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Future of Crowd-Funded Startups: Not So Bright

The Internet of Things and popularity of wearables has pumped new life into hardware manufacturing. The industry isn't convinced all the new startups trying to capitalize know what they're getting themselves into.

The Internet of Things and popularity of wearables has pumped new life into hardware manufacturing. The industry isn’t convinced all the new startups trying to capitalize  know what they’re getting themselves into.

A recent survey by Riverwood Solutions asked CIOs their opinions concerning the revival of hardware manufacturing. The results revealed why it takes a lot of courage to enter this brave new world of manufacturing.

More than half (54%) agreed that a company would most likely go out of business if it failed to deliver its product on time and to scale.

“Most companies are funded on their vision – not on their hardware delivery strategy,” said Brad Knight, CEO of Riverwood Solutions. “But even the most brilliant vision is useless if a company can’t deliver the goods.

The most likely cause of these delays were entrepreneurs moving into manufacturing too quickly (38%) and not properly testing the product (33%).
If you’ve been making things for decades, this is all common. After all, what good is a company if it can’t fulfill the order it promised?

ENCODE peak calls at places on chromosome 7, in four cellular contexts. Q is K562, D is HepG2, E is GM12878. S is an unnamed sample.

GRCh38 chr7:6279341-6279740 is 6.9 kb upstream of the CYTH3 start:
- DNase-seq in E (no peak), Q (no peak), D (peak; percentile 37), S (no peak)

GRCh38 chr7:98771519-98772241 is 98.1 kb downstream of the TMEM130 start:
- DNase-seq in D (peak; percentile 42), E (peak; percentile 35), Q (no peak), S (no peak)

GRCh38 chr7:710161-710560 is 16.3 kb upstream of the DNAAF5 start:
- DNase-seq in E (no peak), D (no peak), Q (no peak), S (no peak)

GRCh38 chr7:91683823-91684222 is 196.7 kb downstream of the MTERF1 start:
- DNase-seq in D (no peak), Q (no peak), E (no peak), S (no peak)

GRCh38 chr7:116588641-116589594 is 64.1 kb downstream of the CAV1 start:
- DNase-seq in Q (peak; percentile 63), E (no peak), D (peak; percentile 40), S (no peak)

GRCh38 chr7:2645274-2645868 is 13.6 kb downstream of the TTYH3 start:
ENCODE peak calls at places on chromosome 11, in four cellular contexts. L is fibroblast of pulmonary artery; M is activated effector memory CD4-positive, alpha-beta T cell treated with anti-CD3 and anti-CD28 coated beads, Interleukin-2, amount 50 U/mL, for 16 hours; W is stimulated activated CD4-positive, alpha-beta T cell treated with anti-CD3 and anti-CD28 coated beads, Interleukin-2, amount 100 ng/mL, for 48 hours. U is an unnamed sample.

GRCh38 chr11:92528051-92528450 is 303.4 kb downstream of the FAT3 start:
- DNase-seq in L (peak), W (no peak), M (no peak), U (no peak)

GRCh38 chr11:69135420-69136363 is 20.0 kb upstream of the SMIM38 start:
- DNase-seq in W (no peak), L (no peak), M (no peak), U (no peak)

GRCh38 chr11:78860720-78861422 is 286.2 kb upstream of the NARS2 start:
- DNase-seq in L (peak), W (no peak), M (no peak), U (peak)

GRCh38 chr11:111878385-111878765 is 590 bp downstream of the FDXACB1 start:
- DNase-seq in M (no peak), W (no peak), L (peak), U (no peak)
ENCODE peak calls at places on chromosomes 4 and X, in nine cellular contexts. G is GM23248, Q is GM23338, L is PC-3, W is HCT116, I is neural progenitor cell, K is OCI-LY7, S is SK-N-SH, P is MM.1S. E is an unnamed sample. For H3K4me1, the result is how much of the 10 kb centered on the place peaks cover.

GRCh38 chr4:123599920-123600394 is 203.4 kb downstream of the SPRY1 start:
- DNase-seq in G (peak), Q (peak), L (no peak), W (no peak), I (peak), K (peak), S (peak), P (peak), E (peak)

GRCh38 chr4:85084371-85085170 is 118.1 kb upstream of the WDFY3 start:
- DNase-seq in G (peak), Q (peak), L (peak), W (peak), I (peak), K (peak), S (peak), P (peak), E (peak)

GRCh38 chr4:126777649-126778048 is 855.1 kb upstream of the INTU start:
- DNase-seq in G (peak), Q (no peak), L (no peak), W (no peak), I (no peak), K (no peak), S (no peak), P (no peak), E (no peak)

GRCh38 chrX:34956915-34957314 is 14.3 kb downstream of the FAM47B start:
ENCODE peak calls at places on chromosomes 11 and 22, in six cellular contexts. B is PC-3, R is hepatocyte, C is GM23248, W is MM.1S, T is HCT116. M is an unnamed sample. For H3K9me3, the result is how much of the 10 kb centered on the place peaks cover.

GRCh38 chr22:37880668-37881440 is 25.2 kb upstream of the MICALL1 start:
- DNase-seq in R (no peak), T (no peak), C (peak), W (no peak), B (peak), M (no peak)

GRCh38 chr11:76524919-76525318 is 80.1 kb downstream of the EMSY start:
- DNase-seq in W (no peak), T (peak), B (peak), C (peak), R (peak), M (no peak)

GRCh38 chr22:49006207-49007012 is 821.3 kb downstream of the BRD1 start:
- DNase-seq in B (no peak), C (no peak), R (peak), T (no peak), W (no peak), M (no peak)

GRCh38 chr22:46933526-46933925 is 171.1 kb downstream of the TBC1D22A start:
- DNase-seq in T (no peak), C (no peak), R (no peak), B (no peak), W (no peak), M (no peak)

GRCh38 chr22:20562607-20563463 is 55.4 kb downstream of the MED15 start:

You’re right. Mostly. Decades of common sense have been replaced with a few years of technological hyper-evolution. With the Internet of Things, which 76% say is the reason for this hardware revival, chatty software and devices can do thousands of processes and place new orders for your biz before you even finish your first cup of coffee. Time To Market has never been faster. In fact, 46% of CIOs surveyed believe a product can go to market in 6-12 months.

Because it’s a revival, there is a quite a bit of new blood being pumped in. It’s a positive type derived from idealistic entrepreneurs who not only have a good idea, but know how to crowd fund.

If you’re not familiar, someone can propose a business idea on a site such as Kickstarter.com, and if persuasive enough, can get people to give them money for their start up. The reward may be the product itself or shares in the company, or nothing at all. The amount of crowdfunding in 2015 is expected to reach 34 billion.

The newly created Amazon LaunchPad caters to this field, and soley sells products made by hardware startups and crowd-funded companies.

While these project leaders and entrepreneurs have aspirations of becoming the next big thing, the industry is betting against them. Half of those CIOs picked crowdfunded companies as most likely to miss their delivery time. (Imagine the meeting where a startup brain trust draws straws to see who will tell Amazon the order will be two months late.)

Bottom line: If missing delivery means going out of business as most CIOs believe, it means a lot of these new startups may shut down in about the time it takes for you to have your morning coffee.

 

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